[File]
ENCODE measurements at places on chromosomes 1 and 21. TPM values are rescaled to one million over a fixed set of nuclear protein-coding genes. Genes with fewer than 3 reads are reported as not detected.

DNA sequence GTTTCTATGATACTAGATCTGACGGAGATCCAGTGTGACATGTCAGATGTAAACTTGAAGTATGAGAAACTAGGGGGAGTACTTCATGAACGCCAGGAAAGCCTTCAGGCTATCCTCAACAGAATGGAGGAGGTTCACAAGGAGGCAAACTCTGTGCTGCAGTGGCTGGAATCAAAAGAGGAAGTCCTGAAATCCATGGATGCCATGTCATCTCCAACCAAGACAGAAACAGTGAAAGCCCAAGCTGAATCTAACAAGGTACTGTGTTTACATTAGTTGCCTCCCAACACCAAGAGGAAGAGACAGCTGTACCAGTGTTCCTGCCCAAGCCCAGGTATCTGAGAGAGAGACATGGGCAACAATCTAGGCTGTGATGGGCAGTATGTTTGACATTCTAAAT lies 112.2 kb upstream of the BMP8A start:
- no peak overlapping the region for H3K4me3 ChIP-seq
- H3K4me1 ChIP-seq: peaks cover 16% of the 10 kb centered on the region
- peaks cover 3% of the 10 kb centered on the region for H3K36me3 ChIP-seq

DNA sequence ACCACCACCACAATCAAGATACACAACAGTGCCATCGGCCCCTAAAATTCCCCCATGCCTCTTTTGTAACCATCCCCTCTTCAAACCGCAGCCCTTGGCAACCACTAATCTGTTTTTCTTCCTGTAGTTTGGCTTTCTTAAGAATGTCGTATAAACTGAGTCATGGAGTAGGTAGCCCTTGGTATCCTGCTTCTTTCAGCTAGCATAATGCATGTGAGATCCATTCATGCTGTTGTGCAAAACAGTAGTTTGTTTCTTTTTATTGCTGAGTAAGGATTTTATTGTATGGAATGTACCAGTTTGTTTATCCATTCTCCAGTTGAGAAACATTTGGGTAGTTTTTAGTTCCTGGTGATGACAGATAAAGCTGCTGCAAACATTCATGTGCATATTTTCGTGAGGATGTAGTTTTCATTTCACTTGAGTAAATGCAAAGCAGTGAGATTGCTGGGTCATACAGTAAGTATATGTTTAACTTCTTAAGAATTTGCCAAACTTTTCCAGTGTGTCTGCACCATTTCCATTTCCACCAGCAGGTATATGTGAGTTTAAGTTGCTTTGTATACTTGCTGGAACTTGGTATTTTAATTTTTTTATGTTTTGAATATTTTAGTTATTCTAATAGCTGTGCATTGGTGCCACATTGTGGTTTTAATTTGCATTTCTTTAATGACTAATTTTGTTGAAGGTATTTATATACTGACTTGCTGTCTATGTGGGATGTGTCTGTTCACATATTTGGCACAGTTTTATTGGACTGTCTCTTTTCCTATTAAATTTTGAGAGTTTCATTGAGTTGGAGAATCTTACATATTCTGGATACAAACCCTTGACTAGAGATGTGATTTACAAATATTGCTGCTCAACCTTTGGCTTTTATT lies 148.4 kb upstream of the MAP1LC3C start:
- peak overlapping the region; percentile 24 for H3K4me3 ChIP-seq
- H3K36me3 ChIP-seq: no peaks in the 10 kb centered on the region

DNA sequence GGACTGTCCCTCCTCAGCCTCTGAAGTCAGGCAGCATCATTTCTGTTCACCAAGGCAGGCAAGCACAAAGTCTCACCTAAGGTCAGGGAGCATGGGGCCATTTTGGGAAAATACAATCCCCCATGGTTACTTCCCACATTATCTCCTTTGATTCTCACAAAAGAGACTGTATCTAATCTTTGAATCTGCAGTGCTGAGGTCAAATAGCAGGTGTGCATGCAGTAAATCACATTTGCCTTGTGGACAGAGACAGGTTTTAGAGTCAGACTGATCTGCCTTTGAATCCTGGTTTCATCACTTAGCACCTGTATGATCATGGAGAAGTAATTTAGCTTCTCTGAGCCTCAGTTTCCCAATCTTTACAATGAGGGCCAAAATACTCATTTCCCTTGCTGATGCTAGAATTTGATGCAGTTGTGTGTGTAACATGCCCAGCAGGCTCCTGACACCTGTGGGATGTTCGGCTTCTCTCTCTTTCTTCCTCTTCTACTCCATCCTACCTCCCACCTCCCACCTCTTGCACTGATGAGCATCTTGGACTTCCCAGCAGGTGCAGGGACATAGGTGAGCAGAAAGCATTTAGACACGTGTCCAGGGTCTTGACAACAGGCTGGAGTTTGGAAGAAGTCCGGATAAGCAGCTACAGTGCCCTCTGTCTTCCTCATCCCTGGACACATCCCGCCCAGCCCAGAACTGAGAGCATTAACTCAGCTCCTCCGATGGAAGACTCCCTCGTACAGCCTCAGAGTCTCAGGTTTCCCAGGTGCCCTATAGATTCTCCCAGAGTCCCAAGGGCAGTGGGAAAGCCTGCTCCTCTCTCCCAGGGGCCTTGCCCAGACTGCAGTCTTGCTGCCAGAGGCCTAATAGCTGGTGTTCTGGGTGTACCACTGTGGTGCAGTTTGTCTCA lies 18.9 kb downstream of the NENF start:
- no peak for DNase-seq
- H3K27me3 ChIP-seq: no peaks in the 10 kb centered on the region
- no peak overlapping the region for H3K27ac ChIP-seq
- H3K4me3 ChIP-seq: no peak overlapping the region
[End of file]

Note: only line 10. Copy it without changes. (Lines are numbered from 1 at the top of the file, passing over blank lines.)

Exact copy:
- no peak for DNase-seq